The hallways of Suter Science Center are cramped and dimly lit. Students shuffle through on their way to classes, with little space to talk or work on homework. On the bottom floor, many of the classrooms are labs, which do not meet several of the current safety precautions. In addition, the labs are laid out in a way which professors say is not conducive to group work.
These issues, along with an outdated HVAC system, have led EMU to plan a renovation project which the university hopes will be completed over the next several years.
According to the most recent presidential update, EMU is hoping to wrap up its fund raising efforts for renovation in December. “Several recent gifts and commitments have put us over the $6.2 million mark! This does not include a new anonymous matching gift of $500,000 which will not be released to EMU until we raise $6.8 million in total gifts and commitments… so, we have work to do yet before our campaign deadline on December 31.”
After the necessary money is raised, the science center renovation project will deal mainly with logistical challenges instead of financial ones.
According to Tara Kishbaugh, professor of chemistry, and head of the building renovation committee, “for example, it will be impossible to do the renovation entirely during the summer months. Having portions of one of the main academic buildings unavailable during the school year will make class scheduling tricky.”
This is a challenge that was also identified by Doug Graber Neufeld, professor of biology, and another member of the building renovation committee. “That is a lot of what the committee has been working with lately,” Graber Neufeld said. “I believe our plan is to renovate half of the labs at a time, and use the half that aren’t being renovated to hold classes.”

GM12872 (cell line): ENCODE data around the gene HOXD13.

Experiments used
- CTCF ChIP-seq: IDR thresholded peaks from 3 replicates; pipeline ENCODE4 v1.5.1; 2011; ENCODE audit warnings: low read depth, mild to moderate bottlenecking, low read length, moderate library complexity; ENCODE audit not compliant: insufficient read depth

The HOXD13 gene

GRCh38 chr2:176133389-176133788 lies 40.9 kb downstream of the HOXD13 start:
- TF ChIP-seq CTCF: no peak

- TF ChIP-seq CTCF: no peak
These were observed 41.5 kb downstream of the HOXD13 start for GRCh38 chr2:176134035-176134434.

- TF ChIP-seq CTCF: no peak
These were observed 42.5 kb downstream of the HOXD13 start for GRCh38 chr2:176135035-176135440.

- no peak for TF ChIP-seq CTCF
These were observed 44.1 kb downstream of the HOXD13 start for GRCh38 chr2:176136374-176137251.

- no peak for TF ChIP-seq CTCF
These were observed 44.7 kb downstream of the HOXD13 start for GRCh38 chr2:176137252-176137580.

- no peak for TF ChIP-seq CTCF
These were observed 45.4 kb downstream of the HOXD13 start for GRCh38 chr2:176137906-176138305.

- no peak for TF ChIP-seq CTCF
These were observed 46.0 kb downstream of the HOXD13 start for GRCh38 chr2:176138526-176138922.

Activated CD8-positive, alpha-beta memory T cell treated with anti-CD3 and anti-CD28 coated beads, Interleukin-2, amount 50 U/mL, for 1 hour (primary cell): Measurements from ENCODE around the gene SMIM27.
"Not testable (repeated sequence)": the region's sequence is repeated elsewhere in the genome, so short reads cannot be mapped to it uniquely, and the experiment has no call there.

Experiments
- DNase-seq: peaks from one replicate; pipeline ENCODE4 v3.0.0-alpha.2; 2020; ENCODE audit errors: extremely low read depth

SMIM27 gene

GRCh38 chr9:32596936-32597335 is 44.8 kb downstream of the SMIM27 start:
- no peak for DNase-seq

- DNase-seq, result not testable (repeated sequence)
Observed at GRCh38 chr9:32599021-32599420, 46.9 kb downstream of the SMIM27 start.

Graber Neufeld admitted that this might cause logistic problems once renovations begin, but was hopeful that these problems could be dealt with, “It may be that we have to delay some lab classes, but I am hopeful that it will not be too many.”
Despite these problems, those close to the project are excited about the new possibilities it could create for EMU’s science programs. When asked what upgrades will be the most important in the remodeled science center, both Graber Neufeld and Kishbaugh agreed that the new lab space would be important for its upgrades to technology, safety, and to provide a better learning environment.
“For example, the new space will be easier to navigate with central gathering areas and easy to find administrative offices, and the renovated lab spaces will be state-of-the-art and ones that enable better teaching and learning,” said Kishbaugh. One much needed update that will occur will be modifying the lab’s ventilation systems to meet current safety codes.
Other potential advantages of the remodeled science center that the building renovation committee identified included an upgrade in technology.
In particular, Graber Neufeld identified the area of computer technology as one place where a renovated science center would give the students an advantage after the remodel. Graber Neufeld also mentioned that he looked forward to rooms with windows that led not just outside, but to the hallways, “I think that the windows into the halls create more of a feeling that science is happening.” As the time to begin breaking ground on the renovations nears, more information, including artists’ renditions of the remolded space will become available at http:// www.emu.edu/science-complex/.
-David Yoder, Co-Editor In Chief
Tags: David Yoder